In Scotland, the bruising of flax was long performed with a hand-mallet, upon a smooth stone, and the flax bent and rub bed a little, to break the boon or woody stems, so as it might be separated from the flax by scutching. When machinery came more into use indented rollers were formed, to crush and break the flax still more completely. One roller, three feet diameter, moves in the centre, and two other rollers, each of fourteen inches diameter, operate on the large one. All the three are indented at least two inches and a half deep ; so that, when they are moved round, each of the concaves falls into the convex of the other roller, and the flax being spread thin, and the top end of it let in between the rollers, is carried round with them, and completely crushed and broken in going once round the large roller in the centre, which throws off the flax ready for the scutching.
Tannoch and the Flax Industry
1864 map of Tannoch with the nearby at Tannoch Cottage (Dunbartonshire) –
Note the “roundabout” marked to the left of the main farm building.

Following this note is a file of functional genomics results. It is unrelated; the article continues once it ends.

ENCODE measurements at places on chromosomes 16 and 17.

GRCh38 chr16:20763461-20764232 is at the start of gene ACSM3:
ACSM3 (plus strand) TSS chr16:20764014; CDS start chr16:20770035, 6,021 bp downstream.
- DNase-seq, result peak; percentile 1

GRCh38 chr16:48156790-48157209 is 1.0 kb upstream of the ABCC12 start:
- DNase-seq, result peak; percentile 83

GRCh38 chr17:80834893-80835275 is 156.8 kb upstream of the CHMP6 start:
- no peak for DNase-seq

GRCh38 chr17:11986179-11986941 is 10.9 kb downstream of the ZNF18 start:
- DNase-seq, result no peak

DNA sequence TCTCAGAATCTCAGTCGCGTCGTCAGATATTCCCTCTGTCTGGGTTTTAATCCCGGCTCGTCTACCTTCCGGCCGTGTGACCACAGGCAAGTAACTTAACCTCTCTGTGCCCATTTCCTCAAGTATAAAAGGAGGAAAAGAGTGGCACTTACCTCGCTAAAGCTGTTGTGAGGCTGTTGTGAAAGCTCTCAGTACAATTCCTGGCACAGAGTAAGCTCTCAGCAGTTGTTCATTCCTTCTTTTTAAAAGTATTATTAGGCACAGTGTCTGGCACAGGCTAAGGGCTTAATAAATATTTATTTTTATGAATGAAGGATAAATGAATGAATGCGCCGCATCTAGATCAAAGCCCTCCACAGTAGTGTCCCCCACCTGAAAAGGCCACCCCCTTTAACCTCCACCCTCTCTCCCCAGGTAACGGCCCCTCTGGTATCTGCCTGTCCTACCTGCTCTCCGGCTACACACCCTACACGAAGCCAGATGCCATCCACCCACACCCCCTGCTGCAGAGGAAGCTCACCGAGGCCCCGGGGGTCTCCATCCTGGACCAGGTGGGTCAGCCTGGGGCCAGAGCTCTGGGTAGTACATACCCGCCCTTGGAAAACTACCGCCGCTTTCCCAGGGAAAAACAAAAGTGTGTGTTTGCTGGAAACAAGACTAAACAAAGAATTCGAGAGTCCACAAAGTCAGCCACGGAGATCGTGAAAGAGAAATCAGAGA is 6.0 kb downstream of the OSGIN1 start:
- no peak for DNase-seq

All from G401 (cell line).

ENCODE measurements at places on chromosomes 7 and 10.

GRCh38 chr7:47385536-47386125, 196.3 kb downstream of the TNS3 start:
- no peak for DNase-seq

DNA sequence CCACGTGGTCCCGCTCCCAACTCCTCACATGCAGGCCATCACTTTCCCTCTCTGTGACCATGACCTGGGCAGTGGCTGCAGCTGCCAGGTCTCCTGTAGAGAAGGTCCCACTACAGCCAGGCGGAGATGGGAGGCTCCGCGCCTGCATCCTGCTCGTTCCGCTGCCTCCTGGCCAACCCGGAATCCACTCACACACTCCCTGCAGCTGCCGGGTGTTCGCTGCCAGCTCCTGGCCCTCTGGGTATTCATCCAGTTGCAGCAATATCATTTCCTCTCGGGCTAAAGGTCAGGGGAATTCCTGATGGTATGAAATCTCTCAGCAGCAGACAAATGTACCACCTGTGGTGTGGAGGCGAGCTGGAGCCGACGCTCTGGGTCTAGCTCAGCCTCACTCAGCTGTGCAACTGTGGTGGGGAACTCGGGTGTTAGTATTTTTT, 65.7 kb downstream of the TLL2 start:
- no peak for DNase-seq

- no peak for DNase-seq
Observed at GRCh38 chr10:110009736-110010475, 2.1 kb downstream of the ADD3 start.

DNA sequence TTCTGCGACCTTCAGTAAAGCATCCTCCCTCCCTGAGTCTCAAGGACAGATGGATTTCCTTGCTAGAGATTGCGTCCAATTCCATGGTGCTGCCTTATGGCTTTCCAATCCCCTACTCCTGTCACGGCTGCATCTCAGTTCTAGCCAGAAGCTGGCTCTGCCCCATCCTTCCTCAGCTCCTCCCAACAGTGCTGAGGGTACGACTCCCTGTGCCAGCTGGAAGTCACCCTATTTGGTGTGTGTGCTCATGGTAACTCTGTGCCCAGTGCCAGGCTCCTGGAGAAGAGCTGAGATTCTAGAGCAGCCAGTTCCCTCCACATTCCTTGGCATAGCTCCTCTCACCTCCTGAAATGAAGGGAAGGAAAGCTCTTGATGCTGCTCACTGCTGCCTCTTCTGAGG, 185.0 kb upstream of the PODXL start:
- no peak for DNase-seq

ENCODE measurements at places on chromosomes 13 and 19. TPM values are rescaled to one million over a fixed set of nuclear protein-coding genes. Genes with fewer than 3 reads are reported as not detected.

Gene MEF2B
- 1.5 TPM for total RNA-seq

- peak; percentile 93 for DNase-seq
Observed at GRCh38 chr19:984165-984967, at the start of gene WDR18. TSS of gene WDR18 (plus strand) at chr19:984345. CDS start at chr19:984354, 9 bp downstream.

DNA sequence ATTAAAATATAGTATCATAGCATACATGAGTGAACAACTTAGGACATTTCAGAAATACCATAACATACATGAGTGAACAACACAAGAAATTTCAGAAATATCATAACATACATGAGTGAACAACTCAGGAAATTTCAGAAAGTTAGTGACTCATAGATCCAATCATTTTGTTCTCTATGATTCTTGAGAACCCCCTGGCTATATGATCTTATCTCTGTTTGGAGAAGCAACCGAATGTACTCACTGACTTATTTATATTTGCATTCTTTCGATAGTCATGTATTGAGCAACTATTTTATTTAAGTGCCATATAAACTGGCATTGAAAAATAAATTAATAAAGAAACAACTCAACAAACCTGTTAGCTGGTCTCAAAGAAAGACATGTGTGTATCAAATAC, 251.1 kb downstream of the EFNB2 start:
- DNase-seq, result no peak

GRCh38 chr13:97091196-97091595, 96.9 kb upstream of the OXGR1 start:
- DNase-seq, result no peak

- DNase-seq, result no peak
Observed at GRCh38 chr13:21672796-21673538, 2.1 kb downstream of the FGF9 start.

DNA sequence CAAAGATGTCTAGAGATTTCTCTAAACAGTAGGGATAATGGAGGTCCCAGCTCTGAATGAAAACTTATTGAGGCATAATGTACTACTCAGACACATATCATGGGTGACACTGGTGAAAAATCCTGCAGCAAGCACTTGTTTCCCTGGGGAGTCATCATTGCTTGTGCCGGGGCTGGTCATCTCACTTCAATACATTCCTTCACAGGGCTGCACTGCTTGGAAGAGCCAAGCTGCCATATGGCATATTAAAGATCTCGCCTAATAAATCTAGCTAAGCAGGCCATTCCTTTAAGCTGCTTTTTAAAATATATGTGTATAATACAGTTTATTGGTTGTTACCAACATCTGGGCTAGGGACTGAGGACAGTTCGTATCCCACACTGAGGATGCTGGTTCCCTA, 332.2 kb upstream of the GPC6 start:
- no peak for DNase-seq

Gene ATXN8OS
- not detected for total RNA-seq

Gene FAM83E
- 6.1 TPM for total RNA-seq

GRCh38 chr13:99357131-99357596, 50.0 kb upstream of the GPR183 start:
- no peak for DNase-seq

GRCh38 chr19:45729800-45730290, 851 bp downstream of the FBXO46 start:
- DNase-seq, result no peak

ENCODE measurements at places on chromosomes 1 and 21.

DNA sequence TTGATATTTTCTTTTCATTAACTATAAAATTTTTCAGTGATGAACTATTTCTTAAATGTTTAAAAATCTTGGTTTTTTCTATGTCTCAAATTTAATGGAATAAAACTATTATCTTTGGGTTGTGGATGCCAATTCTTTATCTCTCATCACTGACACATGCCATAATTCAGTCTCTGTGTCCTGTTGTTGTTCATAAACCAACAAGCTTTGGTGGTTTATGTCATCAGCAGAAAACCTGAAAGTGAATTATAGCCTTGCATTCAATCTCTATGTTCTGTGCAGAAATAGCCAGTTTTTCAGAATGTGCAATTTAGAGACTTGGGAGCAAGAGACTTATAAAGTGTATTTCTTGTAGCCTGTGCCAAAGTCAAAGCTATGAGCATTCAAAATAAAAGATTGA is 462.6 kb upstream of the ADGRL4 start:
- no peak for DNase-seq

1864 Lanarkshire map showing an extensive Flax Mill operation on the other side of the Rumblybugs burn. The burn at this point marks the Lanarkshire/Dunbartonshire border. (Note: The start of the Luggie is where the Cameron Burn and the Rumblybugs meet.
Click the map for a larger image
Who worked at Tannoch?
In 1839 James Young is recorded as the Head of the Family at Tunnoch. He was a flax miller.
John Anderson (45, b. 1796) recorded as a farmer at “Tannock”. Also recorded: Janet MacKarger (70) described as a “Stock Karter”. Isa Shanno (40) perhaps Shannon – wife?; John Anderson (25); David Anderson (17); Janet Anderson (15); Jean Anderson (9); James Anderson (6); Isabel Anderson (3).
In the 1851 census a John Anderson aged 36 is living at West Waterhead and working as a Flax Miller. As this census records another farmer in Wester Waterhead, I suspect that while John and his family also lived there, perhaps in a farm cottage, he probably worked at Tannoch in the Flax Mill. His wife Cathrine Anderson (29) was born in Falkirk. Children: John Anderson (2); Daniel Anderson (9 Mo); Infant Young Under 1m; Mary Young (22) Agricultural Labours Wife.
In Feb 1869, the Falkirk Herald advertises the sale of Tannoch Mill – a dwelling-house, lint mill, mill dam, lade and sluices – and an acre of land and “28 falls, Scot’s measure”. The seller was a Peter Aitken. This perhaps indicates the change in the fortunes of the flax industry and may well be the time that the Mill was purchased to become the Tannoch Chemical Works.